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vinegar as herbicide

 
Leah Sattler
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would vinegar work for weeds in walkways? I'm afraid that the weeds creeping through a stone walk way will eventually break out the grout and bust up the path. I'm hoping that it would create an inhospitable enviroment by acidifying the bit of soil in the cracks.
 
paul wheaton
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Yes - it will work.  Although you need to make sure it is full strength vinegar.  Apparently, most vinegar is a bit diluted.
 
Gwen Lynn
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Yep, there's places that sell full strength vinegar. Paul James the gardener guy has talked about it on his show a bazillion times. You can also pour boiling water on weeds to kill them. This works well on weeds between stones, bricks, etc.
 
Kathleen Sanderson
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I've used regular store-bought vinegar, and it works.  Might have to repeat the application in two or three years, but it's better than using Round-up (and a lot less expensive!).

Kathleen
 
Susan Monroe
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I've only used regular 5% grocery vinegar, and it works fine for weeds with shallow roots.  It doesn't work on weeds with deep tap roots like dandelions that I've found, but multiple applications applied less randomly than I've done  may have better results.  But I've never tested to see if young dandelions are more susceptible, which they may well be.

And the effect might be better when the soil is dry, if that is an option.

The stronger 18% vinegar is used for pickling, so that may lead you to a source.

It is said that regular white vinegar shows the best results.

Sue
 
Leah Sattler
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thanks! I will give the regular stuff a shot since I have several gallons already and see if it works.
 
                              
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Location: MASSACHUSETTS 35 MI W OF BOSTON
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I USED STORE BOUGHT WHITE VINEGAR, TOOK A 3/4 INCH METAL POST, WENT UP TO THE NASTY DANDELIONS, THE NASTY ONES  ARE THE ONES I AM NOT GOING TO JUICE, POKED A HOLE DOWN THE CENTER , AND POURED A BIT OF VINEGAR, MAYBE 1/2 CUP OR LESS, IN ONE DAY THEY SHOWED BURN, WE THEN HAD A LOUSY WEEK, I WORK OUTDOORS AND WAS IN NO MOOD TO CHECK THEM AFTER BEING COLD AND WET ALL DAY.... ANYWAY 6 DAYS  LATER THEY ARE COMPLETELY ERRADICATED.  BROWN, DEAD, GONE..... EASY AS CAN BE.DANDELION B GONE  A SLIGHT OVERPOUR HALO OF BROWN GRASS , IS EVIDENT. SO NEXT TIME I WILL USE A DIFFERENT METHOD OF APPLICATION. TO BE MORE PRECISE.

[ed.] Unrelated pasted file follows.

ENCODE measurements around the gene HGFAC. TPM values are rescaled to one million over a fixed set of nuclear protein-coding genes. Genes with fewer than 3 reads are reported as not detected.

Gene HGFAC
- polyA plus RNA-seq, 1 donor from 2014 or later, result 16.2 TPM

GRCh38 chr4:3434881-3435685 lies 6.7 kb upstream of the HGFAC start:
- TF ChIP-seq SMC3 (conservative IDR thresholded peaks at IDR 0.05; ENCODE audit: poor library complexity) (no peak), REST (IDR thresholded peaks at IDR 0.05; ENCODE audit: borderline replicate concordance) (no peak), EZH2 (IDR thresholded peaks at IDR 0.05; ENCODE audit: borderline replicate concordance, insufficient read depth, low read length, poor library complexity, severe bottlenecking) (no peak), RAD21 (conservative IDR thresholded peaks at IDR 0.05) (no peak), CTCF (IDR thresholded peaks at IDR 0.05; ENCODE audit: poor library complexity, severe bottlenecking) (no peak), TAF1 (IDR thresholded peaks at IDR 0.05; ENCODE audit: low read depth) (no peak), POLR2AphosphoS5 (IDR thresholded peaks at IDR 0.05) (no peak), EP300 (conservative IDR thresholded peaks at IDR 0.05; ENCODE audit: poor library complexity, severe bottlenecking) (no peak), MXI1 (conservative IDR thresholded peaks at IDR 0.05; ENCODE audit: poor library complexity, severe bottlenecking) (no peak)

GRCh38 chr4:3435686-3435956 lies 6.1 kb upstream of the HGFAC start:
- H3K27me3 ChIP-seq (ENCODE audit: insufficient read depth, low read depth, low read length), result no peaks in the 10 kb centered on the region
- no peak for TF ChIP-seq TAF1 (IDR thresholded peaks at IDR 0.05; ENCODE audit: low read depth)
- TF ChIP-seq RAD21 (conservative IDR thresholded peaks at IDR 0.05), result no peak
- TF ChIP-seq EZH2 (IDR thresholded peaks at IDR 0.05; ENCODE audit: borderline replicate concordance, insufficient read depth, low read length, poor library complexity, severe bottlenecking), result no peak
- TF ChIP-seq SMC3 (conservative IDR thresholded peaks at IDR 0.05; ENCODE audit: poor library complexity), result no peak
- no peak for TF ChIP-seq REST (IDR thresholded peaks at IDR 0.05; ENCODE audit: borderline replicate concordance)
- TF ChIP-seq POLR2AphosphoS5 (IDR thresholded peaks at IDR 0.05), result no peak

Brenda Groth
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the boiling water will also work for the ants living in the cracks of your walkway..but i'm not sure about the vinegar?
 
                              
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Location: MASSACHUSETTS 35 MI W OF BOSTON
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Brenda Groth wrote:
the boiling water will also work for the ants living in the cracks of your walkway..but i'm not sure about the vinegar?


I ACTUALLY SAW THE SUGGESTION FOR DANDELIONS, NOT ANTS....IN MY HOME I WAS INVADED WITH LARGE BLACK ANTS, AT NIGHT IT WAS A TWILIGHT ZONE SHOW, I WOULD CREEP DOWN THE STAIRS AND THE WATERMELON RIND WOULD BE CRAWLING BLACK,,,,YUCK, AFTER MUCH TRIAL AND ERROR, I CLEANED ALL CABINETS AND SURFACED WITH A NATURAL CLEANER, "MIRACLE TWO  SOAP" YOU CAN BRUSH YOUR TEETH WITH IT .... NON TOXIC... IT REMOVED ALL THE CHEM TRAILS , SUCH THAT THE ANTS COULD NOT FIND THEIR WAY BACK., I THEN LINED ALL CABINETS WITH GROUND CINNAMON  TRAILS, NEVER HAD ANTS  AGAIN,,,, THAT WAS FOUR OR FIVE YEARS AGO. I STILL USE THAT MIRACLE TWO AS MY  ONLY HOME CLEANSER, AND THE CINAMON HAS LONG SINCE BEEN VACUUMED OUT...
 
Leah Sattler
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cinnamon! cool idea! does it kill them or do they just find it noxious? I fiugre I ought to wait for a day without rain before I try the vinegar thing. looks like we might get a break tommorrow.
 
                              
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Location: MASSACHUSETTS 35 MI W OF BOSTON
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THEY FIND THE CINNAMON NOXIOUS, WITH THE CHEM TRAILS GONE THEY JUST FIND ANOTHER HOME, IT WAS ACTUALLY AMAZING AS PRIOR TO THIS APPROACH I HAD HAD THE HOUSE SPRAYED, NOT BY CHOICE, BY EX HUSBAND, SO WHEN THIS WORKED I WAS ECSTATIC,.....  THE VINEGAR WORKED, WE HAD RAIN THE VERY NEXT DAY I APPLIED IT. I DONT THINK IT WAS AN ISSUE, THE PH LEVEL JUST DID IT......
 
Travis Philp